Over time, I have developed my design-oriented view of “shot values” from amazingly consistent comments from tour pros and other good players. This provides me a tool for choosing the best design features. It could be a basis for a formal ratings system, but others can rate and analyze designs. I just design, striving to make as many shots as I can adhere to these parameters:

No unplayable/Unreasonably difficult shots. They include impossible forced carries, targets behind mature trees or greens that are impossibly small or reject shots. It includes uncomfortable shots, with difficult “physics” such as an uphill long iron shot from a downhill lie, combinations of vertical challenges and shots over water/OB required to reach target.

Target visibility. There are exceptions, but blindness reduces strategy and pace of play, and sometimes increases safety problems.

Target accepts/Holds well-played shots.

  • Adequate size – Statistically sized, and about:
    • 15 percent width/20 percent depth of expected shot distance (average players)
    • 10 percent width/10 percent depth of expected shot distance (good players, used guarded “Sunday Pins”)
    • Adjusted for typical wind conditions such as deeper greens on downwind shots accounting for less spin and wider greens in crosswinds.
    • Generally, angled less than 30 degrees right or left for playability.
  • Contours with at least 1.5 percent upslope facing golfers and fairways with less than 10 percent cross slope depending on turf type.
  • Options with consequences.

    • Two to three options on most tee shots, with a “best location” providing an approach shot that is shorter or from a better angle, a level lie, better vision or holding capacity, or taking major hazards out of play on either shot.
    • On approach shots, a choice between “fat middle” area and “Sunday pin” target.
    • A “bail out” area for any shot with difficult hazards.
    • Balance of risk and reward. Risk proportion may rise near the end of the round.
    • Create temptation and dilemma. High-risk shots should have 51 to 67 percent chance to succeed and reverse proportioned for recovery if missed. Use large 90 to 100 percent doable “safe” targets to accentuate the difference between safe and risky shots.

    Reward one “best” shot pattern on each shot.

    • Wherever possible, strongly align prevailing wind, lie and target angle to “signal” a preferred shot pattern. It reduces confusion and makes success a matter of execution and reduces luck. Setting up and rewarding one shot pattern on each shot requires golfers to “hit all the shots” over the course of the round.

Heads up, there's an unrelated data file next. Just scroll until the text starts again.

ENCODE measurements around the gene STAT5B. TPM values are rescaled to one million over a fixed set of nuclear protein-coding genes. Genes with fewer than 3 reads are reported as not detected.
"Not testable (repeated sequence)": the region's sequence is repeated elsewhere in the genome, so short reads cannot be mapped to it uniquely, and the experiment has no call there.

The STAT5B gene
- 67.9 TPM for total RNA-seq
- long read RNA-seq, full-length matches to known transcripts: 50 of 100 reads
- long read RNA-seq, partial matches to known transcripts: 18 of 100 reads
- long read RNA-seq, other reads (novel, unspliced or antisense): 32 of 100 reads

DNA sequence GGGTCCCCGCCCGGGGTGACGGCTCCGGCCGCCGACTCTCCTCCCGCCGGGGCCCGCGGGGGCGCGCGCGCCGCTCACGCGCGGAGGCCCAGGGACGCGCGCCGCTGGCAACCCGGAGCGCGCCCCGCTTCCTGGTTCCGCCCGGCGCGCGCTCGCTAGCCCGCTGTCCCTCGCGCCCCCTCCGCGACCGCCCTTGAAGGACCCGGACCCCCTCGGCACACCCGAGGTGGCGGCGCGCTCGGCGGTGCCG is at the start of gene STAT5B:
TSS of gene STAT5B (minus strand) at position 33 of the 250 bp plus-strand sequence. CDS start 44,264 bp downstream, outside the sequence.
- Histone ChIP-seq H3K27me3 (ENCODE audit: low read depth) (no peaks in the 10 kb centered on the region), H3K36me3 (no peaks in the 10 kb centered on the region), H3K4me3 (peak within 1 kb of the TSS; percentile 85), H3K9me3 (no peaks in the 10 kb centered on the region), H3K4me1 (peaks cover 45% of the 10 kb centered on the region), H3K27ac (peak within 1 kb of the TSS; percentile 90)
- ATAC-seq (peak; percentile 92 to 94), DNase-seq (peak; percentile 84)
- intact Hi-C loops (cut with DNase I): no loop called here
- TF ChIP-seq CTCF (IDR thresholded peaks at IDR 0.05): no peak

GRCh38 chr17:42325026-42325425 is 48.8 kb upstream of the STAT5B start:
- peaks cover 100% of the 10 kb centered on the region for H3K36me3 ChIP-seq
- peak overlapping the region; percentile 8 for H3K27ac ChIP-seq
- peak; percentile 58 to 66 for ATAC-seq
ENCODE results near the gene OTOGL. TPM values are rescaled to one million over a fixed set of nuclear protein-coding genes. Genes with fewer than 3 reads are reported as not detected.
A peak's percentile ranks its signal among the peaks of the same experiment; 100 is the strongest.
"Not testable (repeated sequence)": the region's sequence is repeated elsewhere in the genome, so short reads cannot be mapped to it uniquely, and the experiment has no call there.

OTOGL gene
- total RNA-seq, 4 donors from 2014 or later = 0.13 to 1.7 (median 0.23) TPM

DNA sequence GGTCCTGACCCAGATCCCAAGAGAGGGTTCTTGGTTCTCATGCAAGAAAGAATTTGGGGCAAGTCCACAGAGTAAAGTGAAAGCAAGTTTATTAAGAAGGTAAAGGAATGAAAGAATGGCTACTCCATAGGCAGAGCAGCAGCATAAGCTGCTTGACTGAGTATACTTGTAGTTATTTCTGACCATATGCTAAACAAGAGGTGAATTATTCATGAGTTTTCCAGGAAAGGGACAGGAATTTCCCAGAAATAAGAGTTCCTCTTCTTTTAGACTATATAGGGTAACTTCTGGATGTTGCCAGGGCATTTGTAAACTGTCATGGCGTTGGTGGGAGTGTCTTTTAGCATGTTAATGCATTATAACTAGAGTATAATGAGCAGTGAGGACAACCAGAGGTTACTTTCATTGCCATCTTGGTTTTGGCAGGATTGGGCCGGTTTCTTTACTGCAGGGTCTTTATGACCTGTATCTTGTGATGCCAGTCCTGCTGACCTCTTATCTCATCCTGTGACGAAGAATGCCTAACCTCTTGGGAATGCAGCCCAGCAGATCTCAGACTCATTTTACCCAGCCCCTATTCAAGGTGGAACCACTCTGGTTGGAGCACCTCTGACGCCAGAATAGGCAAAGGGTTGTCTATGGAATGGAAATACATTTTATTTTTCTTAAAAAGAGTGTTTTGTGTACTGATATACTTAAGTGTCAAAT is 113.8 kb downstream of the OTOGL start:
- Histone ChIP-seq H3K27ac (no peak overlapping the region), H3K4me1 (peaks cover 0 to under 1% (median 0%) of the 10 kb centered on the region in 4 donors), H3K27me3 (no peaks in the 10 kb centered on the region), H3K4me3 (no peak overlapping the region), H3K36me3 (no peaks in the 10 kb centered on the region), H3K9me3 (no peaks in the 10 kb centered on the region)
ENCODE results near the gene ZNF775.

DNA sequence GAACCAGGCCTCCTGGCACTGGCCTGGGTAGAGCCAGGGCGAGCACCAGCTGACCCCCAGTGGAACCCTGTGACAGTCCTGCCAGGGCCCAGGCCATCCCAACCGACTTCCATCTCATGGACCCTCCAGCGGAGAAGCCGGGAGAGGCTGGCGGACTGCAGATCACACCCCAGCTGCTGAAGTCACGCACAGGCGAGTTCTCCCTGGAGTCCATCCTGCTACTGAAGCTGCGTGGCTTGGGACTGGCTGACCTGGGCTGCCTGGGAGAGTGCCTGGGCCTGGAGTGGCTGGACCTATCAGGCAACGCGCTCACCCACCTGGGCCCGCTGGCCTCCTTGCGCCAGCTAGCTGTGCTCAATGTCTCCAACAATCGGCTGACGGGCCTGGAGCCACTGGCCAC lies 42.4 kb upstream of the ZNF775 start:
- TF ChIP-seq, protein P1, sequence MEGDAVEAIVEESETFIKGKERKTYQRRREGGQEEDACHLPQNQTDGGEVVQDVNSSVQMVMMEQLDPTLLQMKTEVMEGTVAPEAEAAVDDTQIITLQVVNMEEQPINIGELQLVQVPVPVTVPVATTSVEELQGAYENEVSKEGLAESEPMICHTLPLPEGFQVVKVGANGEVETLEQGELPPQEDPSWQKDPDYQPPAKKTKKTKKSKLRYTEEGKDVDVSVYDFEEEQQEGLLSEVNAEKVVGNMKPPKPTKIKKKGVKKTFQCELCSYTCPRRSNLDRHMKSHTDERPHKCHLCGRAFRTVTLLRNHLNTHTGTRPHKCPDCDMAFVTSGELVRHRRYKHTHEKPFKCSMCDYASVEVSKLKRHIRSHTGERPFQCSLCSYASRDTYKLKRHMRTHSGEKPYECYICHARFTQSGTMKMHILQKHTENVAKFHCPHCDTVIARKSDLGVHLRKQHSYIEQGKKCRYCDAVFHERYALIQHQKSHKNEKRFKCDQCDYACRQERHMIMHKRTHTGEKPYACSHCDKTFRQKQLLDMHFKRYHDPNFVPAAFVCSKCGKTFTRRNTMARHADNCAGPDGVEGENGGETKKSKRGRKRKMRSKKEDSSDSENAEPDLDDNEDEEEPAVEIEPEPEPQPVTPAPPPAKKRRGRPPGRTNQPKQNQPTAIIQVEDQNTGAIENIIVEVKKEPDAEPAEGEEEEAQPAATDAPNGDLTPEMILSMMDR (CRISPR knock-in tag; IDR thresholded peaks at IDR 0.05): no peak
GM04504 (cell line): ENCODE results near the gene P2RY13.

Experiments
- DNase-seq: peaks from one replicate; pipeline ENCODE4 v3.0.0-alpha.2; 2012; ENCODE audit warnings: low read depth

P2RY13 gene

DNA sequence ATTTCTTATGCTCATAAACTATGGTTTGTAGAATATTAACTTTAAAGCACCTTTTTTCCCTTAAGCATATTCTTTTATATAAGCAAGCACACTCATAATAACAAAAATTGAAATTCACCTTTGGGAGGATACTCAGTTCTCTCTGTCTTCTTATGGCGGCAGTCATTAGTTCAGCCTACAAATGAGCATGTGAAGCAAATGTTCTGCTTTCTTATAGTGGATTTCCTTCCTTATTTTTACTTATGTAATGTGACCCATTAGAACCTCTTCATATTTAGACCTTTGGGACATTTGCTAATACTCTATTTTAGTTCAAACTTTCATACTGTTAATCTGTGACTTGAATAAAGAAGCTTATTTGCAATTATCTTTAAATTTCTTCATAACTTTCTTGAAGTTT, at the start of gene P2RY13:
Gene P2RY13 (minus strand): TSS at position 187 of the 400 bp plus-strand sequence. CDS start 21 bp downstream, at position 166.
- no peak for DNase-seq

• Even when favoring one shot pattern, leave enough room for others, as few golfers can hit all shots.
    Reward different recovery skills over 18 holes.

    Hazards should be a mix of different types and styles for visual and play variety. However, golfers who can hit “all the recovery shots” enjoy courses where they vary from hole to hole.

    Shot difficulty balance/relationships. While the occasional truly hard or easy hole stands out, most holes should have:

  • Near average difficulty, with a mix of hard, medium difficulty and easier shots. Holes with difficult tee shots should have easier approach shots and/or putting. Where the long shots are relatively easy, putting can be relatively harder.
  • Similarly, hazard difficulty should relate to shot difficulty.
  • Hazards should be harder on wider fairways and bigger greens and easier on narrow fairways and small greens.
  • Exceptions to the rules. Great holes first and foremost fit the land, and are aesthetic, sometimes at the expense of shot values. Using the land is the “first among equals” in design criteria. Many great old holes and courses break these rules. Some are even revered for it such as Olympic’s “too narrow, too sloped” fairways or the Road Hole at St. Andrews. But, while those exceptions are cool, modern designers who break the “rules” too often usually create courses that are more goofy than great.

    Jeffrey D. Brauer is a veteran golf course architect responsible for more than 50 new courses and more than 100 renovations. A member and past president of the American Society of Golf Course Architects, he is president of Jeffrey D. Brauer/GolfScapes in Arlington, Texas. Reach him at jeff@jeffreydbrauer.com.